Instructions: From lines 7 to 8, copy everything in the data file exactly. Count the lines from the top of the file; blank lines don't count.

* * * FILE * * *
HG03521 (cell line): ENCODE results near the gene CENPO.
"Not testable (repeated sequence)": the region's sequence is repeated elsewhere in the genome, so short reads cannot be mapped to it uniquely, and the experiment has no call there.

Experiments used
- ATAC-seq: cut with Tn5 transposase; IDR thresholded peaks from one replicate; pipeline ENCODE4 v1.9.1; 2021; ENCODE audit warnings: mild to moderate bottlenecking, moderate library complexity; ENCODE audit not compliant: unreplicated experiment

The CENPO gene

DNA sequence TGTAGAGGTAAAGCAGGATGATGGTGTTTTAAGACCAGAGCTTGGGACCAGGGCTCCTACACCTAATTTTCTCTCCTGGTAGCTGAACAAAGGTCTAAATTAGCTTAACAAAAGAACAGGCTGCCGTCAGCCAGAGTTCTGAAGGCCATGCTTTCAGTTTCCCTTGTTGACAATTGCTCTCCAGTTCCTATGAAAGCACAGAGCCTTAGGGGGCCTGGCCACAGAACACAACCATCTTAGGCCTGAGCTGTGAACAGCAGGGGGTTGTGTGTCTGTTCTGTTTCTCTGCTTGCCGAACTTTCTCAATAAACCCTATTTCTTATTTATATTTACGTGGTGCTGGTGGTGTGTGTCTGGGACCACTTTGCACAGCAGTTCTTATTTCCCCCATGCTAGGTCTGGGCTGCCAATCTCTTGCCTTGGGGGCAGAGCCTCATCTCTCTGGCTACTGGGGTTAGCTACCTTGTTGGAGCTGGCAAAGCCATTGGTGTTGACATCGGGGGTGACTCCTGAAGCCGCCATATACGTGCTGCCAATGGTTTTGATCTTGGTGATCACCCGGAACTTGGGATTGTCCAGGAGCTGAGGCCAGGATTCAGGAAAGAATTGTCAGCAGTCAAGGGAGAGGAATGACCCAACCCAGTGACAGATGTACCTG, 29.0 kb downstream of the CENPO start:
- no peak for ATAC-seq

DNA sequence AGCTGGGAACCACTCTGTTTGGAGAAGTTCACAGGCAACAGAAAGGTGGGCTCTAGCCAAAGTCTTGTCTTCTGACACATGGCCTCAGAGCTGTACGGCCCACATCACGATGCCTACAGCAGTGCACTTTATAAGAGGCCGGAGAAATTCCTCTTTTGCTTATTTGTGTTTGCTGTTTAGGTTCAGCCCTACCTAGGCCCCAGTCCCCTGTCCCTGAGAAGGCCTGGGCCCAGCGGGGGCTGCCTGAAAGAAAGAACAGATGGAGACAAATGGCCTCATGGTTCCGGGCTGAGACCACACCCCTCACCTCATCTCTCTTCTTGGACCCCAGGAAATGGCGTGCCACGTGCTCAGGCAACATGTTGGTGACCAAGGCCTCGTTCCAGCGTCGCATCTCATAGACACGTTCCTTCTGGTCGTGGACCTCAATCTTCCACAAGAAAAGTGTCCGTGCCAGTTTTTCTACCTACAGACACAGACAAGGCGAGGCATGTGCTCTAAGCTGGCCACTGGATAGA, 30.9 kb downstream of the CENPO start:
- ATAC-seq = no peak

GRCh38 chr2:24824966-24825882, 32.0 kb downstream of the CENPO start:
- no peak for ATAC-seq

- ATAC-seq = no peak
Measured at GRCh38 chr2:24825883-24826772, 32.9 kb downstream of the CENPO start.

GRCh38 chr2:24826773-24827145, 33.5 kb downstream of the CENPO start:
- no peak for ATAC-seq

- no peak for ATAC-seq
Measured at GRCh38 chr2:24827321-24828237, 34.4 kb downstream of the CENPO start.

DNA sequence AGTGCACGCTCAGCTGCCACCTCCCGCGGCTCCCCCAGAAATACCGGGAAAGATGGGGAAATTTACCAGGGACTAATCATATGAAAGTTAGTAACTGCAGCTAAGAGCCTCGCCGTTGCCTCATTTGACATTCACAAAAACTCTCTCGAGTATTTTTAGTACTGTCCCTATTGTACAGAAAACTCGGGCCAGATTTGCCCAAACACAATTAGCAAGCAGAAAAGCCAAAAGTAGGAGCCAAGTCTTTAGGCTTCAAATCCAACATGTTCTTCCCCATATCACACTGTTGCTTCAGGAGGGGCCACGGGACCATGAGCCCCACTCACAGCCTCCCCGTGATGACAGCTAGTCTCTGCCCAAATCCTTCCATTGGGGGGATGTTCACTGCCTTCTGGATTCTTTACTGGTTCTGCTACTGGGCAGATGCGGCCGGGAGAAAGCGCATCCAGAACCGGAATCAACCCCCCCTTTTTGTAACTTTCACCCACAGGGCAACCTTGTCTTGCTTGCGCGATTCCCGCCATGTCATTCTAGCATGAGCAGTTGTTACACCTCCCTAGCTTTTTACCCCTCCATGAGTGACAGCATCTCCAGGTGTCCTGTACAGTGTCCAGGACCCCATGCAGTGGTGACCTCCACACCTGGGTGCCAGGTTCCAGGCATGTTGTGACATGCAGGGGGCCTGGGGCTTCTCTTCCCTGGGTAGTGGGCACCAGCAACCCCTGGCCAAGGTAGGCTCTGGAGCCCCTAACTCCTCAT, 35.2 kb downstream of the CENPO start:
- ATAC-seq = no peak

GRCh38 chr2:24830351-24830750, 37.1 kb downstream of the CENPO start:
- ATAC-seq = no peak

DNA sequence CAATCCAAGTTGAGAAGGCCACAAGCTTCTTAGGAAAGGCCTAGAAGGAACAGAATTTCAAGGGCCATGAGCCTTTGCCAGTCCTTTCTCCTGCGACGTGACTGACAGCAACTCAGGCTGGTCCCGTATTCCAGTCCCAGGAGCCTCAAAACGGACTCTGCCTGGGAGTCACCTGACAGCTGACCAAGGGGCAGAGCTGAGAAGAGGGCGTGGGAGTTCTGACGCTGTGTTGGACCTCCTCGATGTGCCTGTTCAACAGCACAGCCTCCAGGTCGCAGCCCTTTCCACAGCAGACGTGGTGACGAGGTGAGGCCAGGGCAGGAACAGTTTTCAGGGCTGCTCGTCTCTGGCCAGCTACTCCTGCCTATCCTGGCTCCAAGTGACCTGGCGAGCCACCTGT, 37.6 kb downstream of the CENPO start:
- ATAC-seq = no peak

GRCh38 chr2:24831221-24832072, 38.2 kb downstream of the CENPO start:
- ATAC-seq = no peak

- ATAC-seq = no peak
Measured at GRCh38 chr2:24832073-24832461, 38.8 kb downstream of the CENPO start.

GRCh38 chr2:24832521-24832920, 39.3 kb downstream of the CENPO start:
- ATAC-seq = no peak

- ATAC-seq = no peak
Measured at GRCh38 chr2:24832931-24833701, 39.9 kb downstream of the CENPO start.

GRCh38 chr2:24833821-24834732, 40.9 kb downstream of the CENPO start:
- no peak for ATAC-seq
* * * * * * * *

- no peak for ATAC-seq

DNA sequence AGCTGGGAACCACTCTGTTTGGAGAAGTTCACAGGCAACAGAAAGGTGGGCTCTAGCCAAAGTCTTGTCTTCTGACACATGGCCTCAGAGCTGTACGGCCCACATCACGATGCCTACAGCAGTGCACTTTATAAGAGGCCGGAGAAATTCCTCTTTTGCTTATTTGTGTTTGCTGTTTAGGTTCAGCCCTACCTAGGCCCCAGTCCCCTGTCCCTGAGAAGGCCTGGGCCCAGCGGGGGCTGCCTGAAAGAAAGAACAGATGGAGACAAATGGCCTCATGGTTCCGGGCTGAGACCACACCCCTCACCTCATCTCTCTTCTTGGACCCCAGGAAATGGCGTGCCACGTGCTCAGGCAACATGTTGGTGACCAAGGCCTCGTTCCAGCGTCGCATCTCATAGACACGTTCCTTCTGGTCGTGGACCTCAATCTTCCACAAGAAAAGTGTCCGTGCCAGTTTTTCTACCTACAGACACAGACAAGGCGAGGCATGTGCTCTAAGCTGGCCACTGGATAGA, 30.9 kb downstream of the CENPO start: